Medieval Weapons That Shaped the Face of War and History
The medieval period lasted from the fifth to the fifteenth centuries, and it was one of the most turbulent and revolutionary times in human history, defined by conflict, chivalry, and significant scientific advances.
When it came to conflict, both the East and West had almost similar experiences. In the West, Germanic tribes clashed with Roman Empire soldiers, resulting in the fall of the Western Roman Empire. The Crusades fought to regain the Holy Land from Muslim invaders and other Europeans.
There was also the Hundred Years War between France and England.
China went into turmoil in the East as the Tang Dynasty (which ruled for nearly 300 years) gave way to the turbulent Five Dynasties and Ten Kingdoms period.
During these conflicts, new methods and weapons of warfare were created. Many of these new weapons helped reverse wars and altered how the war was conducted.
In this article, we will look at the most significant weapons invented during the medieval period and how they shaped the face of war.
Swords and daggers
Two swords were used then: a single-handed short sword with a pointy end and a heavier two-handed blade with a rounded end.
Of course, the shape and design of the swords changed over time and varied widely from country to country, but the basic components remained the same.
A sword had a blade. The blade had one or two cutting edges and a sharp or rounded point held in place by a hilt.
The hilt comprised a grip (the wooden or metal handle of the sword), a guard to protect the hand, and a pommel, a counterweight at the top of the handle.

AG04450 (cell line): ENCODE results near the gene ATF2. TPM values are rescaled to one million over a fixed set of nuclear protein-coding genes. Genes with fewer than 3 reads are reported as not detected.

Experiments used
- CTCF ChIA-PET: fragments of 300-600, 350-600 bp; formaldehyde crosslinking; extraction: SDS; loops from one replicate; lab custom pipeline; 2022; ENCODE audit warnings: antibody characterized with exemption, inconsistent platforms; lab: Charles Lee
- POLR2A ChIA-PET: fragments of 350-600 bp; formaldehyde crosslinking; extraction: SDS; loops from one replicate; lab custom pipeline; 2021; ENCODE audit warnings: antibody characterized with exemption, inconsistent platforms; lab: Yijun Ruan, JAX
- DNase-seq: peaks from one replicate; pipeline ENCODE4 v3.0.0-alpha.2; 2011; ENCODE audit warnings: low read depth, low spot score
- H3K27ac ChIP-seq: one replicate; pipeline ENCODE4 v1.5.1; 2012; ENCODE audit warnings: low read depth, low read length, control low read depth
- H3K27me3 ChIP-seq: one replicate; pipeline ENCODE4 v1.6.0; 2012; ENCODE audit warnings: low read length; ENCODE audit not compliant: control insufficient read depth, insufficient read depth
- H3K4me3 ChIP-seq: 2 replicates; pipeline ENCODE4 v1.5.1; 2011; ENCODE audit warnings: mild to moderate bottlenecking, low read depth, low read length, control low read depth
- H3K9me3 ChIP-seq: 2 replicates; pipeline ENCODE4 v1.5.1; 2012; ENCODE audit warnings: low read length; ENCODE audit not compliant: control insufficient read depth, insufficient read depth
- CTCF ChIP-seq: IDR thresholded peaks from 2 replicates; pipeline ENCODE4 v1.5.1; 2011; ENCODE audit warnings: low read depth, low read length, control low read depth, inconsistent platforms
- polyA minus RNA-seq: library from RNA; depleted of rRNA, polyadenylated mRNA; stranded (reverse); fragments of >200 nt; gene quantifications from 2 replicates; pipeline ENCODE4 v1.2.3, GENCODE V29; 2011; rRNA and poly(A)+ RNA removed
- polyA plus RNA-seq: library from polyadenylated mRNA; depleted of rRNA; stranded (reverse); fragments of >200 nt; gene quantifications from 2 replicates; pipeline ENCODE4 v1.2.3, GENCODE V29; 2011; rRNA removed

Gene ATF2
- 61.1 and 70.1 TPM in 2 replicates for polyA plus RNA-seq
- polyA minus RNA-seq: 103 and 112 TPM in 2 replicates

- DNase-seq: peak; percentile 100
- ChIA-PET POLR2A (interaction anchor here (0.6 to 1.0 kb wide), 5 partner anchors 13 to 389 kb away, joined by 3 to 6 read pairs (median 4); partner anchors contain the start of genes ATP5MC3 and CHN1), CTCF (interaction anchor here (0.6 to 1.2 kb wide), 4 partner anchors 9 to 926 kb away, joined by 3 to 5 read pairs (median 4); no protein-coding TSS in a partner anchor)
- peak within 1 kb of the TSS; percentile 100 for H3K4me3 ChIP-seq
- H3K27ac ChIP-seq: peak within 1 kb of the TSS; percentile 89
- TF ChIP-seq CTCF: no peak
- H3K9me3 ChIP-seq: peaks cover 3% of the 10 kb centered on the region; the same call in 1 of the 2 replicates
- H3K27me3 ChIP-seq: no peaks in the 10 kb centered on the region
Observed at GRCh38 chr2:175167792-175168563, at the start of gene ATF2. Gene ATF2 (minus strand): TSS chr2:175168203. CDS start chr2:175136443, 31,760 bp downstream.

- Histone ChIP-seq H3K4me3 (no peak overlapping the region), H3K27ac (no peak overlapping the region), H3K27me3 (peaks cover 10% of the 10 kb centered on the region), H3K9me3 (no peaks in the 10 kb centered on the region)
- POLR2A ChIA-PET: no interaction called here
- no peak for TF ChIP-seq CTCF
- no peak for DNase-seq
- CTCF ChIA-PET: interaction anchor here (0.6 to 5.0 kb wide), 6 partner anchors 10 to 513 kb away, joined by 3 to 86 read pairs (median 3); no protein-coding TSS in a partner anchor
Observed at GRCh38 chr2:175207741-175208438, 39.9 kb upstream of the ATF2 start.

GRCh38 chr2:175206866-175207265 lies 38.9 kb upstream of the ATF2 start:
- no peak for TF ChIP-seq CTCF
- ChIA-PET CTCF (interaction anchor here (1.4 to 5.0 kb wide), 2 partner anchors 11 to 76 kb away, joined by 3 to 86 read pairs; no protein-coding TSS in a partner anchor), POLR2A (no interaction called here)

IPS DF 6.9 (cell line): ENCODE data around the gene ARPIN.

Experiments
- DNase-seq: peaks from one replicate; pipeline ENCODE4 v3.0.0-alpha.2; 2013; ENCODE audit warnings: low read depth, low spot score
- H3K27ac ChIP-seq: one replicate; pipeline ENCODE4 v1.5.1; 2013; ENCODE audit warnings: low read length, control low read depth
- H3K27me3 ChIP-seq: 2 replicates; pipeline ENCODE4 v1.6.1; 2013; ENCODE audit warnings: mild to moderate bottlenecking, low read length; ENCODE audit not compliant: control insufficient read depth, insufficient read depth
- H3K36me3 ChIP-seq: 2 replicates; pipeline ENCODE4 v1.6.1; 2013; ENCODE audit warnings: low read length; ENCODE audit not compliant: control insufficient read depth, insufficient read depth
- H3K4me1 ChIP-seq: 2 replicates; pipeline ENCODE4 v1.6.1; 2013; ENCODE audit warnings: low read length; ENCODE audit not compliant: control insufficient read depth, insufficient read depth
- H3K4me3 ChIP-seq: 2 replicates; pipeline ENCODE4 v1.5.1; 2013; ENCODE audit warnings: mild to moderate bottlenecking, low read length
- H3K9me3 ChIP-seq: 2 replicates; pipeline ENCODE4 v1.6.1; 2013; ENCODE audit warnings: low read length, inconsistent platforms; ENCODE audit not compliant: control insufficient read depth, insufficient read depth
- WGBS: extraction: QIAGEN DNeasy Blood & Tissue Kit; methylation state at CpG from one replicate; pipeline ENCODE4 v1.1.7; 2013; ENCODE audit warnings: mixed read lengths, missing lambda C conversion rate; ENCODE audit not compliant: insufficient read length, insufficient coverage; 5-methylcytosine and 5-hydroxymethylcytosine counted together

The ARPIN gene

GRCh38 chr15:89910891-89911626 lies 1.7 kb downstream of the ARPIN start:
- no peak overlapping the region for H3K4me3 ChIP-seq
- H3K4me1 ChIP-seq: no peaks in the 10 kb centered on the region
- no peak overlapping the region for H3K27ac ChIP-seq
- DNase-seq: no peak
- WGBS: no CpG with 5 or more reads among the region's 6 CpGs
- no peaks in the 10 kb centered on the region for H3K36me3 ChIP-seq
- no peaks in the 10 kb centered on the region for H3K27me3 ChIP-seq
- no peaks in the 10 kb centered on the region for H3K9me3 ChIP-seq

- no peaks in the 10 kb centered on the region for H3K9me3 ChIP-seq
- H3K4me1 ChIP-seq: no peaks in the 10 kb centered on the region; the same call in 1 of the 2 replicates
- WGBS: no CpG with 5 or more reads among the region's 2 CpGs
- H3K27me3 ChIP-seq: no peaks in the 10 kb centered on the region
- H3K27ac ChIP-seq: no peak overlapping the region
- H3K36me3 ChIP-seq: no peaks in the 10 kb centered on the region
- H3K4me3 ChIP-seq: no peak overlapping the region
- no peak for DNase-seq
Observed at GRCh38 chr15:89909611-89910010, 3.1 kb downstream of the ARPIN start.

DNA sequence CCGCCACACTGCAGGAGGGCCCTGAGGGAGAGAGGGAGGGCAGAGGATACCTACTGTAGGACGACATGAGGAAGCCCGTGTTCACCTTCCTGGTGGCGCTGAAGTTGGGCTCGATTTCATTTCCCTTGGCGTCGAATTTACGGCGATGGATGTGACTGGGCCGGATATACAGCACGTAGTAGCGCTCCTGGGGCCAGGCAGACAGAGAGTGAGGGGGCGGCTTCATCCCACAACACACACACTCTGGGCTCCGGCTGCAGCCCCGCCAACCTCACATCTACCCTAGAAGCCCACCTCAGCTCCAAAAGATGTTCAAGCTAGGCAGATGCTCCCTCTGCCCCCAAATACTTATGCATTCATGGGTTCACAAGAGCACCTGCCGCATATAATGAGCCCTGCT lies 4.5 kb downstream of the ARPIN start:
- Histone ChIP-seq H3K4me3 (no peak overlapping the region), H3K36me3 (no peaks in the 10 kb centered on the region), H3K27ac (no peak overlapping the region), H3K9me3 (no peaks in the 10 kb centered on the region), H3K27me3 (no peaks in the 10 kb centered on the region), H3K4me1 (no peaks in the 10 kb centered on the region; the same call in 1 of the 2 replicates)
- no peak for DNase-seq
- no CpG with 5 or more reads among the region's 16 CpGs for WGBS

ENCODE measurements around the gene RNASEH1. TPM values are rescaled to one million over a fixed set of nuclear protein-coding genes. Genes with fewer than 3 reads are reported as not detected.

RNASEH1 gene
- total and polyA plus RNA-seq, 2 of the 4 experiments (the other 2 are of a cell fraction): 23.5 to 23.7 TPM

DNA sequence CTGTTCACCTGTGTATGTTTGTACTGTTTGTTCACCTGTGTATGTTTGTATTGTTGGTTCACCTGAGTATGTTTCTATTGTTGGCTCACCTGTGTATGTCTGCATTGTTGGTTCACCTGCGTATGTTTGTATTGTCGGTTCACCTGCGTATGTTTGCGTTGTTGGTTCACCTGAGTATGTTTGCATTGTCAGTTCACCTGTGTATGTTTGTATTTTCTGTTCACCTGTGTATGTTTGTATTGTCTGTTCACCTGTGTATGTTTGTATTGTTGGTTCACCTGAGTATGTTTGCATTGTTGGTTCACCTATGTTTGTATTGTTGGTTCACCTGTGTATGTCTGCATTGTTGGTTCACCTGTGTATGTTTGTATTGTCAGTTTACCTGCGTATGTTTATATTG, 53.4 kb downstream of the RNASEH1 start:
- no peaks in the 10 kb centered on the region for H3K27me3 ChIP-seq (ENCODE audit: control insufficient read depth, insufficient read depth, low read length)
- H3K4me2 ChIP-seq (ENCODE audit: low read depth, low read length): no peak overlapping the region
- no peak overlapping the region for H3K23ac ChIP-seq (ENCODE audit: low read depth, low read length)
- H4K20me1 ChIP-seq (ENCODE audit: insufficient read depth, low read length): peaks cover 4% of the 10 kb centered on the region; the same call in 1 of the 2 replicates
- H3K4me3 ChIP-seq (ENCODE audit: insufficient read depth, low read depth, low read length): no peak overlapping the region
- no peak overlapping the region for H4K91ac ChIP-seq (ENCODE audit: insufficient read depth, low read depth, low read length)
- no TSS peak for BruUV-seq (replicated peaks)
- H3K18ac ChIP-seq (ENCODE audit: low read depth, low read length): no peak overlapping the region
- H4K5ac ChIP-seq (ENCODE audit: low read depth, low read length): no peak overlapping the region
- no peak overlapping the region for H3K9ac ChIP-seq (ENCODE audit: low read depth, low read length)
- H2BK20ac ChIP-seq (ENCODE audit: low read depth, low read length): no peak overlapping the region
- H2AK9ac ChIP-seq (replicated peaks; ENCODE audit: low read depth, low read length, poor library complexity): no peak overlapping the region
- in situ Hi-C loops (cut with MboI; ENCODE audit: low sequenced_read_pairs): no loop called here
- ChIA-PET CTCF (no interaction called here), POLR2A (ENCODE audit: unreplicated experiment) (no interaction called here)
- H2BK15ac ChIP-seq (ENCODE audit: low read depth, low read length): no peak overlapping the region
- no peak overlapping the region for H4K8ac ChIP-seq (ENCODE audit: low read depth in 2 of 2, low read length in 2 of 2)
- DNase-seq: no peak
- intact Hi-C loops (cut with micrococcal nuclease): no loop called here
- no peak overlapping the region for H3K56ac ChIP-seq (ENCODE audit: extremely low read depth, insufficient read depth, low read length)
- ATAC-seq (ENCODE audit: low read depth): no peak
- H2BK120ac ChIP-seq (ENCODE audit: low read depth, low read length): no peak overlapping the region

The medieval sword was derived from the Roman spatha with a three-foot-long (80-90 cm) tip. It greatly impacted the Germanic ancient swords during the Migration Period (approximately 300-700 AD).
The Viking sword influenced medieval sword design by having a more acute taper and point and deep fullers running the entire length of the blade.
Between the 8th and 10th centuries, Viking swords were the most popular throughout Europe until they were replaced by a single-handed cruciform sword, which was used from the 11th century until the middle of the 14th century when the longsword came into use.
Longswords had a long blade and massive cruciform hilts, with a grip around 6 inches (15 cm) long. It was often carried with both hands.
A dagger was used for stabbing, and medieval knights commonly carried it as a secondary defense weapon in close combat. Unlike swords, daggers were not widely used as weapons in medieval warfare.
Bows and arrows
The bow was made up of a strip of wood that was bent and held taut by a strip of arrows with a sharp metallic point (arrowhead) that was propelled by the elasticity of the bow’s string.
Even with the introduction of the English longbow, which proved to be a more powerful weapon during the Hundred Years’ War, at the battles of Crecy, Poitiers, and Agincourt, the bow and arrows were still being used even when they were considered a lower class weapon.
The English longbow, of Welsh origin, was 2 meters long and had a range of approximately 656 feet (200 meters).
Trained archers could shoot 6 to 10 arrows per minute, but pulling it took a lot of power and years of practice.
As a result, many medieval armies used the crossbow as it was easier to use. By the end of the Middle Ages, firearms had begun to replace crossbows.
Although the sword was the most used medieval weapon, plenty of other historical weapons were used then.
For example, the knights used a Flail, Morning Star, and Mace, all designed for close battle and inflicting as much damage as possible.
The development of metal armor, which rendered swords useless, resulted in the introduction of other weapons, such as war hammers.
Pole weapons with long shafts, such as spears, halberds, axes, and pikes, also came about, and they were used in close combat battles and were highly efficient as defensive weapons in case of cavalry attacks.
Over the centuries that followed, firearms would become the primary weapons of ground infantry, while mechanized weaponry like tanks and, eventually, planes and helicopters would replace medieval weapons.
While medieval weapons aren’t heavily used in modern warfare, their legacy survives, and their relevancy is still valid. For example, allied soldiers used huge crossbows called sauterelles (French for “grasshoppers”) to shoot grenades during World War I, and modern sniper rifles and helicopters still hold the moniker “longbow.”